We had a Gunner's Mate on our ship and he had a Singer. Made lots of money sewing on patches and fixing uniforms.

  12. Drucifer

    Drucifer Well-Known Member

    Feb 12, 2009
    NY Hudson...
    We had a TV that would change channels if you rattle your keys on a keyring.
  13. 4HiMarks

    4HiMarks Hall Of Fame

    Jan 21, 2004
    Laurel, MD
    My grandparents had a TV with an ultrasonic remote.

    My dad and I built several Heathkits when I was a kid. He needed me to identify the color bands on the resistors, etc. We also had a Scott kit tube amp, but I think he bought it already built.

    I remember my first transistor radio. It had 2 transistors!
  14. spartanstew

    spartanstew Dry as a bone

    Nov 16, 2005
    Wylie, Texas
    I didn't even know they were actually called Brazil Nuts until I was in my late teens.
  15. Cholly

    Cholly Old Guys Rule! DBSTalk Club

    Mar 22, 2004
    During the late forties and fifties, I built a number of Heathkits and Eico kits - a Heath signal generator, audio generator, VTVM, amplifier and preamp, table radio and a phonograph. I built an Eico oscilloscope and converted the sweep circuit to the one Heath used, because it was more linear. I also built an Eico reel to reel tape recorder kit, which I still have.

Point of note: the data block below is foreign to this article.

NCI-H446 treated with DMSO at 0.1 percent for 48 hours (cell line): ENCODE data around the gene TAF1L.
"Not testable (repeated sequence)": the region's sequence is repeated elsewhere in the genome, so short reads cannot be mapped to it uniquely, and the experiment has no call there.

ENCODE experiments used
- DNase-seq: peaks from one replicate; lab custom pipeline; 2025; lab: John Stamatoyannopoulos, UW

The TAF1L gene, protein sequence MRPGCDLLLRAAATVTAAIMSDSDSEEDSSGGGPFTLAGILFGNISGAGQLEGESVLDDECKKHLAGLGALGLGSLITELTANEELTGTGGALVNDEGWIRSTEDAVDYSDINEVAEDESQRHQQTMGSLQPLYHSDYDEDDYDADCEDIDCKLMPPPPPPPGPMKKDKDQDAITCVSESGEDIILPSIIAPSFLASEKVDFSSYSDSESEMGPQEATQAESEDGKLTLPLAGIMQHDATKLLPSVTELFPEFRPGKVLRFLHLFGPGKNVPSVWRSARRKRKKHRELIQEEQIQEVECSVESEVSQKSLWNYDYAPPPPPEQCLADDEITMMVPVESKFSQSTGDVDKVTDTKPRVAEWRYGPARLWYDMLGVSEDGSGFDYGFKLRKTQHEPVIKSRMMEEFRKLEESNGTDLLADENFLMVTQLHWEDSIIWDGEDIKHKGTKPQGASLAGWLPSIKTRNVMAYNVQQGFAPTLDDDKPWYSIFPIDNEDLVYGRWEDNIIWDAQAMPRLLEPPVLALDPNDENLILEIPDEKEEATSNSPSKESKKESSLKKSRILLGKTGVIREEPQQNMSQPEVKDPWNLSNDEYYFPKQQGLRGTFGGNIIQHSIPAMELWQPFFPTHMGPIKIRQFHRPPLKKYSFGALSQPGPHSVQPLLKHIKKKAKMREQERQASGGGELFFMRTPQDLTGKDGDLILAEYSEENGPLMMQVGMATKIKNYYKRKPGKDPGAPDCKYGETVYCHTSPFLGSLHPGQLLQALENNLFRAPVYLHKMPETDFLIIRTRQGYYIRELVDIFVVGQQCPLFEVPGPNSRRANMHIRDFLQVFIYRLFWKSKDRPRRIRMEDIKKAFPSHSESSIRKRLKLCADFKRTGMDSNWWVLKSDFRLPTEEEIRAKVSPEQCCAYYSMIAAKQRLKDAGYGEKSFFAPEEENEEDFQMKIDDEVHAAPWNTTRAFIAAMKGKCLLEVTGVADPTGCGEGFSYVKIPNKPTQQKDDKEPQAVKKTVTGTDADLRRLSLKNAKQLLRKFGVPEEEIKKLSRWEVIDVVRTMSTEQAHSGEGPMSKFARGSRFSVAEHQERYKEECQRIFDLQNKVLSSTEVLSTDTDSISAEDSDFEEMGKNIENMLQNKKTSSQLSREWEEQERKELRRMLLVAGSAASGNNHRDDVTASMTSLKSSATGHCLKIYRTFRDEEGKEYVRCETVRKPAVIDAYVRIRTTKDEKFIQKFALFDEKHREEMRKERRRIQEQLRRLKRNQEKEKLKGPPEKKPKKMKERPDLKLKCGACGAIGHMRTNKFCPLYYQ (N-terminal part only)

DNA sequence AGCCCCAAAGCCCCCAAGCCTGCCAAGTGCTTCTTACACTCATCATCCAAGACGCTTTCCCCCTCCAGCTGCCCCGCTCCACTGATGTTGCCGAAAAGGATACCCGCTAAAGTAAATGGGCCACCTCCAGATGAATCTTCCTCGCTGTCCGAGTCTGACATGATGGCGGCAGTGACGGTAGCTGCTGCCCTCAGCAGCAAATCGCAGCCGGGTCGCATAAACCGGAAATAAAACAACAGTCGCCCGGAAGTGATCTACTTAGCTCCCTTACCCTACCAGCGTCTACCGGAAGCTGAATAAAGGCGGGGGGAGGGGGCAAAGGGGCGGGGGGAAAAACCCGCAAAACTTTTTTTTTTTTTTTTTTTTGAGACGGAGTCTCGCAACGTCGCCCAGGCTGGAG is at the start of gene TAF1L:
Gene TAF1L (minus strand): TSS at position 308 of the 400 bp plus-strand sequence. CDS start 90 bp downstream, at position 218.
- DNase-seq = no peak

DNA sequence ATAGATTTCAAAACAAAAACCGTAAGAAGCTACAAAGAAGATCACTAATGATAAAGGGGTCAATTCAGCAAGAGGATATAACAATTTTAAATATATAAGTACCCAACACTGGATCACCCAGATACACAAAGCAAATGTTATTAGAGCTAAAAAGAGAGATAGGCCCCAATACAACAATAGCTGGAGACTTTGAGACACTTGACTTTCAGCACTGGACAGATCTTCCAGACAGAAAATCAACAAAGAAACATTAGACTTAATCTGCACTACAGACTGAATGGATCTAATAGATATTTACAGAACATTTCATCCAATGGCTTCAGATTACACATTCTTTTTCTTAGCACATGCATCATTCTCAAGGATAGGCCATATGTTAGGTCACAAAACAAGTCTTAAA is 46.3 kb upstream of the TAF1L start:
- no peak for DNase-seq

Speaking of tape recorders, the first one I owned was a Magnecordette, which came in a portable Fabricoid leatherette case containing a Magnecord PT6-J professional 7 inch full track recorder along with a consumer grade preamp.. The recorder ran at 7 1/2 ips and 15 ips. I bought 10 inch reel adapters for it, which gave me lots of record time. When a half track conversion became available, I had one installed. I built a small Radio Shack amplifier, which I installed in the cover along with a 5 inch speaker. When a wood case became available, I upgraded to it. I traded it for an Ampex portable recorder in the late fifties.
  16. AntAltMike

    AntAltMike Hall Of Fame

    Nov 20, 2004
    My first tape recorder, from the mid 1960s, had "rim drive". Anyone remember rim drive? Not only did it warble, if you ever spliced out any of the tape on reel it was on, the remaining speech slowed down because the tape had been moving faster across the recording head when it had been recorded.

    My first "full function remote control" was on my Accutrac turntable from the mid 1970s. That was the turn table with the escalator on it that went up and got each record to gently lower it onto the turntable, where the tone arm would then brutally jab it with the ferocity of an ice pick attack.

    it used some kind of infrared optical sensor to primitively locate each song track, but it could never place the tone arm precisely enough to make that feature useful.
  17. veryoldschool

    veryoldschool Lifetime Achiever Staff Member Super Moderator DBSTalk Club

    Dec 9, 2006
    And the lesson we learned was to get a "capstan drive" next time.
  18. Rich

    Rich DBSTalk Club DBSTalk Club

    Feb 22, 2007
    Piscataway, NJ
    I think I have another one. How about nobody smoking in theaters anymore. That really used to scare me. Visions of bodies stacked against locked exit doors.

  19. phrelin

    phrelin Hall Of Fame DBSTalk Club

    Jan 18, 2007
    I do remember these:

  20. Rich

    Rich DBSTalk Club DBSTalk Club

    Feb 22, 2007
    Piscataway, NJ
    I remember seeing them at flea markets and yard sales. Never used one. Did they work well?